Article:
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Posts Tagged ‘Atticus Finch’

Atticus Finch: Still a Hero?

In America, American History, American Literature, Arts & Letters, Book Reviews, Books, Fiction, History, Humanities, Literary Theory & Criticism, Literature, Scholarship, Southern Literature, The Novel, The South, Writing on October 21, 2015 at 8:45 am

Allen 2

Despite blots on his character after Harper Lee’s publication of Go Set a Watchman, Atticus Finch can and probably should remain a hero, though not without qualification. He can no longer represent the impossible standard of perfection that no actual person or compelling fictional character could meet.

If it wasn’t clear before, it is now: Atticus is a flawed man who despite his depravity found the courage and wisdom to do the right thing under perilous circumstances.

Consider what Uncle Jack says to Jean Louise Finch in the final pages of Watchman: “As you grew up, when you were grown, totally unknown to yourself, you confused your father with God. You never saw him as a man with a man’s heart, and a man’s failings – I’ll grant you it may have been hard to see, he makes so few mistakes, but he makes ‘em like all of us.”

These words are aimed at adoring readers as much as at Jean Louise. They’re not just about the Atticus of To Kill a Mockingbird; they are about any Atticuses we might have known and loved in our lives: our fathers, grandfathers, teachers, coaches, and mentors. Lee may have had her own father, A. C. Lee, in mind. After all, he was, according to Lee’s biographer Charles Shields, “no saint, no prophet crying in the wilderness with regard to racial matters. In many ways, he was typical of his generation, especially about issues involving integration. Like most of his generation, he believed that the current social order, segregation, was natural and created harmony between the races.”

Yet A. C. Lee defended two black men charged with murder, just as Atticus defended Tom Robinson.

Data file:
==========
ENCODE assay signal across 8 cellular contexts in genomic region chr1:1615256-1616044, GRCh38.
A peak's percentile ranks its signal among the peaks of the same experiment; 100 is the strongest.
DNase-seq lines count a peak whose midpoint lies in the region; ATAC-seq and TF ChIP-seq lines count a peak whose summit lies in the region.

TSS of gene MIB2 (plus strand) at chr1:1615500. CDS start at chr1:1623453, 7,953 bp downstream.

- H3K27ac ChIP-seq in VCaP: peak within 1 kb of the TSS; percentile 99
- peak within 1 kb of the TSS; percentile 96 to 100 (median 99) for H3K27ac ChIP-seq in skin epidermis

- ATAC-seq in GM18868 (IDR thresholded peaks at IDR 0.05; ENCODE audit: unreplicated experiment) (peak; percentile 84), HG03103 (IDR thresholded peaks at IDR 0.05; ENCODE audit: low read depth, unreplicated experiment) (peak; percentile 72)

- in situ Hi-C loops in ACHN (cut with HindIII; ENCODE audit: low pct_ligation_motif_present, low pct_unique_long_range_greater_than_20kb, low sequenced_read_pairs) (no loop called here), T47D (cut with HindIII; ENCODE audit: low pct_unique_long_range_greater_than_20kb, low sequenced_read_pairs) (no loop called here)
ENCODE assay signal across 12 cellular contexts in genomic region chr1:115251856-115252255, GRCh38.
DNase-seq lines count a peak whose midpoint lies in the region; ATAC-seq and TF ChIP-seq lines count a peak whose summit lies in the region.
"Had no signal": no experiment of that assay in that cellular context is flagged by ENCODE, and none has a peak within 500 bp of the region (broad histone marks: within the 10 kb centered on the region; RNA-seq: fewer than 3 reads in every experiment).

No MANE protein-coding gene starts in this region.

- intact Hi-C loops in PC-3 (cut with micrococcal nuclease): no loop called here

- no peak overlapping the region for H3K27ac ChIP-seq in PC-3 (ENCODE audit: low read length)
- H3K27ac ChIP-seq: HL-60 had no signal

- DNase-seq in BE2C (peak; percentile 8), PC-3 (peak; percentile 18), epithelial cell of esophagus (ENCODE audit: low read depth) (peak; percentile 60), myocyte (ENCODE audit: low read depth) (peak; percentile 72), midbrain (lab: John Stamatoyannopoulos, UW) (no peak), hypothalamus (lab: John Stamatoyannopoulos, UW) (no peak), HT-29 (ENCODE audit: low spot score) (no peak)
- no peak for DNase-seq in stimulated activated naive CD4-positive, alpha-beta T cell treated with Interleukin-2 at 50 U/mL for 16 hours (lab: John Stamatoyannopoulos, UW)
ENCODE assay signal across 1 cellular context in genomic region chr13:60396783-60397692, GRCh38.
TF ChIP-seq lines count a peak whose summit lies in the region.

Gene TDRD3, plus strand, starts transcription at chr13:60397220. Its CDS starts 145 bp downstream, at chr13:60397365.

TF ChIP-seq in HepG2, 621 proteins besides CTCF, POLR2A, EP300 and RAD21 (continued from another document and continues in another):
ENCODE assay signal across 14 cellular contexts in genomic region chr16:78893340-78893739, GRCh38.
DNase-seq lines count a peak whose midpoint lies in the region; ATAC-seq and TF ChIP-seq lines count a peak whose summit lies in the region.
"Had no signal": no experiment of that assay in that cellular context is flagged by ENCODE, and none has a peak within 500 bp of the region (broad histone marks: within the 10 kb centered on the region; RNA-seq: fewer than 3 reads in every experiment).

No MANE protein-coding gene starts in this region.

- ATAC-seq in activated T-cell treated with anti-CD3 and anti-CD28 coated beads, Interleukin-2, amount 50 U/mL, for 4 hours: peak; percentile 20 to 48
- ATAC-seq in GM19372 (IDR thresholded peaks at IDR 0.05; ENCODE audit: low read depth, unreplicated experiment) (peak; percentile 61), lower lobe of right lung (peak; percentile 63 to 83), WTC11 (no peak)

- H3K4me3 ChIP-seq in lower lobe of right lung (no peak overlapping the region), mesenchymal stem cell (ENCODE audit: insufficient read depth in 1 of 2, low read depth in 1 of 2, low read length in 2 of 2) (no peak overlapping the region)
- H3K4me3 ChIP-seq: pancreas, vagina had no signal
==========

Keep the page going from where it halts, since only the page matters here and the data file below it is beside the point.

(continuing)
The above text is an excerpt from my essay “Children Once, Not Forever: Harper Lee’s Go Set a Watchman and Growing Up,” published in the Indiana Law Journal Supplement, Vol. 91, No. 6 (2015). To view the full essay, you may download it here at SSRN or visit the website of the Indiana Law Journal.

 

The Lawyer as Rationalist

In Arts & Letters, Conservatism, History, Law, Philosophy on April 17, 2013 at 8:45 am

Allen Mendenhall

The rationalist lawyer does not disparage an ideal on the grounds that it does not work or cannot be tried.  “He has no sense of the cumulation of experience,” Michael Oakeshott bemoaned of the rationalist, “only of the readiness of experience when it has been converted into a formula: the past is significant to him only as an encumbrance.”[1]  The lawyer is a rationalist insofar as he is interested in a past that supplies him with the precedents and procedures that steer his practice and win his battles; such a past is an encumbrance because it never exists in the pure form that the lawyer seeks and needs.  Therefore, the lawyer must push against the past, reinvent it, stretch it, mold it into a usable form; the past, for him, is a religion of malleability: to be faithful to it is to rewrite or reinterpret it.

The lawyer, being a rationalist, minces words and retards conventions to achieve the goals that benefit him and his client, paying little regard to whether his chosen grammar and syntax will impair the harmony of the community.  He is trained, not educated; progressive, not conservative.  His aim is to innovate in the service of short-lived victories.  To be a good lawyer is not necessarily or even usually to be a moral or thoughtful person; it is to zealously represent the client by aligning the law with the facts of the case as they have been filtered through the minds and mouths of the parties.  It is to prevail by fusing abstract rules with secondhand information.  The lawyer, accordingly, is intelligent—highly so—but not honorable or ethical.  He is, in short, a repository into which filtered discourse flows, and through which discourse is enunciated into the machine of the system for further processing.